William Shatner, star of the 1982 hit T.J. Hooker, made headlines in Canada last week when he announced he would like to run the country one day. The announcement came when Shatner was responding to a letter from a fan requesting that he put himself forward for the position of Governor General1 of Canada. The actor, also known for playing the role of William Shatner in a variety of different films, replied to the fan stating that if he was to serve any role in Canadian government, it would be that of the Prime Minister.2 As far as Bill Shatner is concerned, ceremonial roles are bullshit.
1. The Governor General is a made up job, with zero authority. Its equivalent in the American Government would be the Secretary of Education.2. The prime minister is the Canadian head of government. Like the president, but without all the cool limos or helicopters or personal plane. Your president is kind of like a G.I. Joe figure now that I think about it.A Canadian Walk of Fame3 honoree, Shatner has never served in any sort of political role before, nor expressed any interest in public policy, nor possesses any leadership experience outside of that gained on a cheaply made television show that was canceled 40 years ago. Yet, despite these setbacks, his "fresh" face might be an asset in Canadian politics, where the existing leadership of all the parties are despised by all that breathe air. If Shatner did throw his hat in the ring, many Canadian political experts expect he'd win in a poutine.43. The Canadian Walk of Fame is like the Hollywood walk of fame, except without famous people. Current "luminaries" on the walk include the girl who played the girl in the hit Canadian show Turn of the Century Coming of Age Drama 3, the guy from the Canadian Tire ads, someone who once shook hands with Alan Thicke and Alan Thicke.4. Landslide.
Even though this had every appearance of being a joke with next to no chance of actually happening, it was pretty big news in Canada, and did manage to knock the ladies curling5 results off the front page of the daily newspapers. This probably says something about either how awesome the idea of William Shatner running a country is, how dangerously unpredictable he actually is or how boring it was in Canada last week.
5. A game played on ice with rocks and brooms. The only known sport where sedatives are considered performance enhancing.
Much of the commentary on the subject has centered around Shatner's role in the 1984 film, Star Trek III: The Search for Spock, where he played starship captain James Tiberius Kirk - a role he would reprise in several sequels. Many have made hilarious juxtapositions of the two roles of starship captain and politician, examining the possibility of our prime minister conducting affairs of state in a snug jumper, seducing and punching aliens while abroad on state business. This idle chatter did raise an interesting question in my mind though: What qualities of being a starship captain would apply to being a good national leader? Wearing a unitard and sitting in a chair for long hours obviously, but what else?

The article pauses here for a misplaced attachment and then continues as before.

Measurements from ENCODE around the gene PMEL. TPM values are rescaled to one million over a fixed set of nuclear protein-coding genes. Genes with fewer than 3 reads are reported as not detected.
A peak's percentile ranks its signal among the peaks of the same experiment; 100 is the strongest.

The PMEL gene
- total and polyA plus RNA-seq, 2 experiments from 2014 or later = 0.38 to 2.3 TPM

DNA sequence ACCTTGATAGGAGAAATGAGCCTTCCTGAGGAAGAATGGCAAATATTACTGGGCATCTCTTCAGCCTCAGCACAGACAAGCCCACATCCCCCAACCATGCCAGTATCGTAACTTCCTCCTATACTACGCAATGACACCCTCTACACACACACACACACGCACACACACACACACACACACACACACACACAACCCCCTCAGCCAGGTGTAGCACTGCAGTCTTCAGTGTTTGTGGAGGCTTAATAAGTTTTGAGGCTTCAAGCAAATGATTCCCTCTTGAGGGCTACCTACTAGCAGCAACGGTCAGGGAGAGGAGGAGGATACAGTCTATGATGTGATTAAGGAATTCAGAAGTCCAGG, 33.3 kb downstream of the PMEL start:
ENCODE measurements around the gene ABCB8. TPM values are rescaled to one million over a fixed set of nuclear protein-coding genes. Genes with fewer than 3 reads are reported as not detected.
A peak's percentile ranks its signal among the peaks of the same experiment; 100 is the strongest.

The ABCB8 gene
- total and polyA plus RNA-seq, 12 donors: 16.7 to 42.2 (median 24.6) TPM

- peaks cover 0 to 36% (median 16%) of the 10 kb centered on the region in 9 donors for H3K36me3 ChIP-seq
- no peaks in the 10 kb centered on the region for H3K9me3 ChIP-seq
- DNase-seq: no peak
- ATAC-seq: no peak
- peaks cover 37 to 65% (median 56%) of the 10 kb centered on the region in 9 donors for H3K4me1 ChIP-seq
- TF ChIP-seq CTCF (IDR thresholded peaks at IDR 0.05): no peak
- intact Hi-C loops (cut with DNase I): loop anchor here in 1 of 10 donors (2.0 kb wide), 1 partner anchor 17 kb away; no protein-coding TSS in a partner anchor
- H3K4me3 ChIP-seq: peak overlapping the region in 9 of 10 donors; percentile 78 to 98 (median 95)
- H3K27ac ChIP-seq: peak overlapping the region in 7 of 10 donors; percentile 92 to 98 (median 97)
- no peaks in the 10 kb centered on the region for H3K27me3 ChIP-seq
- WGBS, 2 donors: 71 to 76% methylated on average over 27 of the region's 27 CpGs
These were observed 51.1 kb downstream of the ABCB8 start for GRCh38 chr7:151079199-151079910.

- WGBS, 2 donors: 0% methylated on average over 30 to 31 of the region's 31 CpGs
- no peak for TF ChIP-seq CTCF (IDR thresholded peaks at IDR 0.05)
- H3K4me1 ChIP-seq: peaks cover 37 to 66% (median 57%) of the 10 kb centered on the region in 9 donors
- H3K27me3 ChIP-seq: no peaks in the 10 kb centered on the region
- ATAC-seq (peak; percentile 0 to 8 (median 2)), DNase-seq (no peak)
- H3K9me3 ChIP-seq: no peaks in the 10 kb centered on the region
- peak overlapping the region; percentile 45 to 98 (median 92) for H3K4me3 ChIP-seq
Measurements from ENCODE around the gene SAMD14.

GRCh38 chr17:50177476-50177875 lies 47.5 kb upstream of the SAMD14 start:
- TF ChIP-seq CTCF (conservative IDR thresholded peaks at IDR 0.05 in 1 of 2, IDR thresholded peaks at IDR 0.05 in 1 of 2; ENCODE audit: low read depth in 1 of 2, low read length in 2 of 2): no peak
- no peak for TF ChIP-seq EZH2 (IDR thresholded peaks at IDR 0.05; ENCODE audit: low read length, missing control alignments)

To follow up on that, I decided to use science and analyze each of the captains from the Star Trek universe to determine the qualities that would make them suitable for leading the sixth greatest country in the world. Hopefully this will also get me out ahead of the people printing "Picard for PM" signs, and save us the trouble of listening to that particular debate for the next 20 years.
James Tiberius KirkPros:
Knows how to use his fists.
Actually Canadian. Cons:
Prone to violence. Very high chance during a G-8 summit he would grapple with a world leader before knocking him to the ground with a cross.
Jean Luc PicardPros:
Has a deep abiding respect for due process and playing by the rules. Very Canadian.
Exceedingly diplomatic. Almost no chance of him grappling with world leaders.
Speaks French. Cons:
Possibly compromised by his time with the Borg.
Not actually Canadian.
Has executive experience running a space station, host to people from a hundred different cultures.
Wrote the "Thong Song," which was the anthem for an entire generation for much of the Spring of 2000. Cons:
Seems on edge.
Not actually Canadian.
Is used to long stretches of tedium, which is kind of a thing here in Canada.
Businesslike haircut. Cons:
I didn't actually watch Voyager.
Not actually Canadian.
Just a magnificent specimen of a man. Cons: